We recoil before the atrocities of war, gang crime, domestic violence and catastrophic illness. Unless we personally and immediately are touched by suffering, it is easy to read Scripture and to walk away without contacting the redemptive suffering that makes us holy. The reality of the Word falls on deaf ears.

Let us take time this week to be present to someone who suffers. Sharing the pain of a fellow human will enliven Scripture and help us enter into the holy mystery of the redemptive suffering of Christ.

Let us resolve to make this week holy by participating in the Holy Week services of the church, not just by attending, but also by preparing, by studying the readings, entering into the spirit, offering our services as ministers of the Word or Eucharist, decorating the church or preparing the environment for worship.

Let us sing, "Lord, have mercy," and "Hosanna." Let us praise the Lord with our whole heart and soul and mind and strength, uniting with the suffering church throughout the world -- in Rome and Ireland, in Syria and Lebanon, in South Africa and Angola, India and China, Nicaragua and El Salvador, in Washington, D.C., and Jackson, Mississippi.

Let us break bread together; let us relive the holy and redemptive mystery. Let us do it in memory of him, acknowledging in faith his real presence upon our altars.

Let us resolve to make this week holy by sharing holy peace and joy within our families, sharing family prayer on a regular basis, making every meal a holy meal where loving conversations bond family members in unity, sharing family work without grumbling, making love not war, asking forgiveness for past hurts and forgiving one another from the heart, seeking to go all the way for love as Jesus went all the way for love.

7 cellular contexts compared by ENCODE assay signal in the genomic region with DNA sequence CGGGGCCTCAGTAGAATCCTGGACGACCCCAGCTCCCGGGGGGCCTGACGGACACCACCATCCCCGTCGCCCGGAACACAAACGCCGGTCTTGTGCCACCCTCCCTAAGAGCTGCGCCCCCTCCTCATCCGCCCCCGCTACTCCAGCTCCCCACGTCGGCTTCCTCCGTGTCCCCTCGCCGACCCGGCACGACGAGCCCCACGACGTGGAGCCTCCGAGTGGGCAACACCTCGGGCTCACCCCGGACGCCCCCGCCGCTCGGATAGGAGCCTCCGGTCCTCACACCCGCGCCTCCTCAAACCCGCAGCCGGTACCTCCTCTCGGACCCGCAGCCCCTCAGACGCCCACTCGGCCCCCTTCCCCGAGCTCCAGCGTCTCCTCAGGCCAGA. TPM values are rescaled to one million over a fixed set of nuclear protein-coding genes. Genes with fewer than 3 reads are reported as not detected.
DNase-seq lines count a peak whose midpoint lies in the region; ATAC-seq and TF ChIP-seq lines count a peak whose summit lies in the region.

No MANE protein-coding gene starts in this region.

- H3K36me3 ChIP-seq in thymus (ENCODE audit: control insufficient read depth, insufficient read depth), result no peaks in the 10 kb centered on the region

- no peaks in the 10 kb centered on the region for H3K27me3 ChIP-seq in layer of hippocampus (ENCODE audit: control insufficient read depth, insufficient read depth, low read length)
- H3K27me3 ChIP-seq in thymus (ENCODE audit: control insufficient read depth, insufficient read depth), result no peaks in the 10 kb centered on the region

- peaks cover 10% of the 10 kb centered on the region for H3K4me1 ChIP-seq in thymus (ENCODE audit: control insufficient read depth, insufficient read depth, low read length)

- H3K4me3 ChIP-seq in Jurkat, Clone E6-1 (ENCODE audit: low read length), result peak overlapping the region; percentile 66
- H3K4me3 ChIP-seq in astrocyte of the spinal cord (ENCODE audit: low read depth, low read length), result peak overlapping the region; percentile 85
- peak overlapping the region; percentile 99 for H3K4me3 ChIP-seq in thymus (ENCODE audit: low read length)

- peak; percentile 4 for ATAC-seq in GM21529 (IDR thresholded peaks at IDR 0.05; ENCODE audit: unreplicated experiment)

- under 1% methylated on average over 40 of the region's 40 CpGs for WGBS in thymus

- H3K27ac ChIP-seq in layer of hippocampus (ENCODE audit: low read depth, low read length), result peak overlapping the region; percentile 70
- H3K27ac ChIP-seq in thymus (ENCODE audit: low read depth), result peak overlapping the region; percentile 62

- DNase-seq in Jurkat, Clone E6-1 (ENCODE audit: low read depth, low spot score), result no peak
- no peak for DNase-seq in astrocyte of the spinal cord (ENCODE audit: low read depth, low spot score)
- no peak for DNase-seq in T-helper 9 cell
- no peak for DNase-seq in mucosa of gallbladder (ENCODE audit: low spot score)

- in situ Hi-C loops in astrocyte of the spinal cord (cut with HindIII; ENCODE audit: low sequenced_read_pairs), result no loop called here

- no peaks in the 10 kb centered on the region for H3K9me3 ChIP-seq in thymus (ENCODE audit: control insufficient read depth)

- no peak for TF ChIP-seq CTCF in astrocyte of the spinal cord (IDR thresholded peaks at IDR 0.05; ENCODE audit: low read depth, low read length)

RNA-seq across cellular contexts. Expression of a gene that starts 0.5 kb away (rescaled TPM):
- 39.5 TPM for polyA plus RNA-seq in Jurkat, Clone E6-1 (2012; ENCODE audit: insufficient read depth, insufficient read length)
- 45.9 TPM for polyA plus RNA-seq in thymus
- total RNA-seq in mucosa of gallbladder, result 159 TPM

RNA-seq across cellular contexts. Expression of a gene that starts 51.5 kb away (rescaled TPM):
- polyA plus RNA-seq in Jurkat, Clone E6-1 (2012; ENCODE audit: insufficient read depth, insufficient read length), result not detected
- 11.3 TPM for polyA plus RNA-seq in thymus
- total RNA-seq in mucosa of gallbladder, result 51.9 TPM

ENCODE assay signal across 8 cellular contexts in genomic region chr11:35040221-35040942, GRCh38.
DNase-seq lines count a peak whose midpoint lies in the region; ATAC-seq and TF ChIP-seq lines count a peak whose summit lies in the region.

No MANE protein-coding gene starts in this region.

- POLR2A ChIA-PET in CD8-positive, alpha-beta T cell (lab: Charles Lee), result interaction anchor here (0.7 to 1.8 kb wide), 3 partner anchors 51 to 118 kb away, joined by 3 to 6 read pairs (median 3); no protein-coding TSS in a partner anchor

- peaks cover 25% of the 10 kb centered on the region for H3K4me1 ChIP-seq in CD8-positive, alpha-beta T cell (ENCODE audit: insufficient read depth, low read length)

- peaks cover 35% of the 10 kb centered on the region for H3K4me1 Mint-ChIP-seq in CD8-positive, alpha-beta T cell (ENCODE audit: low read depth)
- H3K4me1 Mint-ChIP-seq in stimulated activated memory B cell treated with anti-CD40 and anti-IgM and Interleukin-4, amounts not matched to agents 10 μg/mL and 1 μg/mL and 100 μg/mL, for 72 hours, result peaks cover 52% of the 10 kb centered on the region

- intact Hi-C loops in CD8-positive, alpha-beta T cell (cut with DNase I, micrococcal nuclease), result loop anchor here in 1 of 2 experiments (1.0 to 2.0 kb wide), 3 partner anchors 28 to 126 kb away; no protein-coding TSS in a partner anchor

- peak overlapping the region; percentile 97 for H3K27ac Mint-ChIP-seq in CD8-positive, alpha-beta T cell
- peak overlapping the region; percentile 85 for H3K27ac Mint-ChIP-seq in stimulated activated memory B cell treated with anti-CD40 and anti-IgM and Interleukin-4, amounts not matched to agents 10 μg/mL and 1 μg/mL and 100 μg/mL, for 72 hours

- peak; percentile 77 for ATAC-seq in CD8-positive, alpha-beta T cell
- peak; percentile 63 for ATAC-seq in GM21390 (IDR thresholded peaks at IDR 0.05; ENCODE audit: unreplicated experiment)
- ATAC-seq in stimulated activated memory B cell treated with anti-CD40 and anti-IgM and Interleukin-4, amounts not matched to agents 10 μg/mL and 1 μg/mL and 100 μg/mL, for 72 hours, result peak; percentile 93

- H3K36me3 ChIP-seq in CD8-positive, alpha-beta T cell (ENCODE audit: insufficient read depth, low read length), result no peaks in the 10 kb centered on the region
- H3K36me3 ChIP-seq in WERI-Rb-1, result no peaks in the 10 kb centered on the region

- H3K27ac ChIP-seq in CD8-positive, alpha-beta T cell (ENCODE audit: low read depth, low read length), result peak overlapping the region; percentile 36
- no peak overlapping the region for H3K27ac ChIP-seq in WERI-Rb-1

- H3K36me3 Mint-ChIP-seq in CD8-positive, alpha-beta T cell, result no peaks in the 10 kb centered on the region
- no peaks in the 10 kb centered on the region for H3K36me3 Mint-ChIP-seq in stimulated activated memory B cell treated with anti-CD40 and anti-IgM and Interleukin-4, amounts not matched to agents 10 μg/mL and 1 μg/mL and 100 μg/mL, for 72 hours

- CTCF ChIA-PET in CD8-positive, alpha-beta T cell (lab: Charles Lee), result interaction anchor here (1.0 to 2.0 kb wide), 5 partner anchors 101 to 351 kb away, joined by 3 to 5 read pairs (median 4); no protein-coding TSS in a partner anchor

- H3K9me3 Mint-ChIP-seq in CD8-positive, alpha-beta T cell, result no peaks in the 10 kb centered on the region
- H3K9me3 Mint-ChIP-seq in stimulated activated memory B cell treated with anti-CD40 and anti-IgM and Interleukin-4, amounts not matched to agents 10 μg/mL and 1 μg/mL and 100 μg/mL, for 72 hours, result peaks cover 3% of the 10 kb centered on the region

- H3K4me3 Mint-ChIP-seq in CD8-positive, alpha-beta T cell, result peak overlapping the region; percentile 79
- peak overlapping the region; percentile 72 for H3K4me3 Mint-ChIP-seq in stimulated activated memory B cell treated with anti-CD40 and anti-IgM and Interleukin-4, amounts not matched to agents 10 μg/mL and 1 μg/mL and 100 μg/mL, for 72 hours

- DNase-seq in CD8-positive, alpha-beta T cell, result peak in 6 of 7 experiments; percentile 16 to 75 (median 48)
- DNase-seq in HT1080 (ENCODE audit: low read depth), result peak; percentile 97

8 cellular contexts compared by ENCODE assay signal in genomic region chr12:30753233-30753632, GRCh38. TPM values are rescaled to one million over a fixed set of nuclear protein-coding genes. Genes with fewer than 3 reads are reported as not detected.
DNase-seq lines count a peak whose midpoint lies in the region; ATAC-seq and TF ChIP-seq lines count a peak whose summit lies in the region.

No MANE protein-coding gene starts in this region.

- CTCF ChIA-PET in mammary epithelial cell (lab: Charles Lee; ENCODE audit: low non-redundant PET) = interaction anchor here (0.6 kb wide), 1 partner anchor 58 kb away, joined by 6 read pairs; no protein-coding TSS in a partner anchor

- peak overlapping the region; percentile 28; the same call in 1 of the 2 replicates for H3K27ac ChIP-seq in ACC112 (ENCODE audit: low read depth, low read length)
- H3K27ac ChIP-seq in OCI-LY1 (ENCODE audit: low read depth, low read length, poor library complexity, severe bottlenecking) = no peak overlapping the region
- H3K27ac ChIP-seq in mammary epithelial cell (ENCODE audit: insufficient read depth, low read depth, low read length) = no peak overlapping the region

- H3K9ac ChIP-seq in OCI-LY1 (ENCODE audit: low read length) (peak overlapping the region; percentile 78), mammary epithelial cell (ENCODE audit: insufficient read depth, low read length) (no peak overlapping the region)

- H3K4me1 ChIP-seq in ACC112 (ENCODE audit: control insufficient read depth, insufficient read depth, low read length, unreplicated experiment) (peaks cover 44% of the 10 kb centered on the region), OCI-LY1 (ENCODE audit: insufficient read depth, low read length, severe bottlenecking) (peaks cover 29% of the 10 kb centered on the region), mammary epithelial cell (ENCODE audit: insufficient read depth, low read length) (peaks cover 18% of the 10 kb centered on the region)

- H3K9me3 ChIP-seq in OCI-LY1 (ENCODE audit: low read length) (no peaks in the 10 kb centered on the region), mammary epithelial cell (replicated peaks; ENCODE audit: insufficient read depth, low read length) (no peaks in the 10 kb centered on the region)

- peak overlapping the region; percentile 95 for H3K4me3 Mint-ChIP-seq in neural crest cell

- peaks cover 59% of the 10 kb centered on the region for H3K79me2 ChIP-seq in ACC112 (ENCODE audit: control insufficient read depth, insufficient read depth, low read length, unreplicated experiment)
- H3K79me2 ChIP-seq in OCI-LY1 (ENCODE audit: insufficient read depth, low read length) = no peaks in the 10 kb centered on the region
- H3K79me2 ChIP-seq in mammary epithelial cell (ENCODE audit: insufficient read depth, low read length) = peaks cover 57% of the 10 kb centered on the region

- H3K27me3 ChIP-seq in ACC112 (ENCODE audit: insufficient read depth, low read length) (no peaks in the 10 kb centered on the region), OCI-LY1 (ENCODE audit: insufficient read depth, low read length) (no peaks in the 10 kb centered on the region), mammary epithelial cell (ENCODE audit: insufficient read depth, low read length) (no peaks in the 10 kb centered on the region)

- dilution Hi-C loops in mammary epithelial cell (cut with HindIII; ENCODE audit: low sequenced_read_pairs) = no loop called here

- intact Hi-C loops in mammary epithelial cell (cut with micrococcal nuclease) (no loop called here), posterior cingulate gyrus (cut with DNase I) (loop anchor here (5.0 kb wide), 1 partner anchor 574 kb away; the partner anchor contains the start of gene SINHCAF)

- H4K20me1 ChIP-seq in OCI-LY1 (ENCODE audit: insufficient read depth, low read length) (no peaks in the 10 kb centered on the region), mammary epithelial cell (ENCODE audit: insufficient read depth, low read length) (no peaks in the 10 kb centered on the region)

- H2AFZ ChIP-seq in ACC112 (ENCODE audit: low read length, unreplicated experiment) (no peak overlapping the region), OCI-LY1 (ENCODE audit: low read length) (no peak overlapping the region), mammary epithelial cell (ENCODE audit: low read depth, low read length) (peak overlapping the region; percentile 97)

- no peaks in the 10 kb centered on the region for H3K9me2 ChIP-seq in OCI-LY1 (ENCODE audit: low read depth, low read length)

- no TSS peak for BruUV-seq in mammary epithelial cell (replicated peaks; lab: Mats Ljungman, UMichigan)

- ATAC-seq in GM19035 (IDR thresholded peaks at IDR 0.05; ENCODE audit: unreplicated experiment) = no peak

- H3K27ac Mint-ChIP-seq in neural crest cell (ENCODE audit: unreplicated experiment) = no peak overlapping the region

Let us resolve to make this week holy by sharing holy peace and joy with the needy, the alienated, the lonely, the sick and afflicted, the untouchable.

Let us unite our sufferings, inconveniences and annoyances with the suffering of Jesus. Let us stretch ourselves, going beyond our comfort zones to unite ourselves with Christ's redemptive work.

We unite ourselves with Christ's redemptive work when we reconcile, when we make peace, when we share the good news that God is in our lives, when we reflect to our brothers and sisters God's healing, God's forgiveness, God's unconditional love.

Let us be practical, reaching out across the boundaries of race and class and status to help somebody, to encourage and affirm somebody, offering to the young an incentive to learn and grow, offering to the downtrodden resources to help themselves.

May our fasting be the kind that saves and shares with the poor, that actually contacts the needy, that gives heart to heart, that touches and nourishes and heals.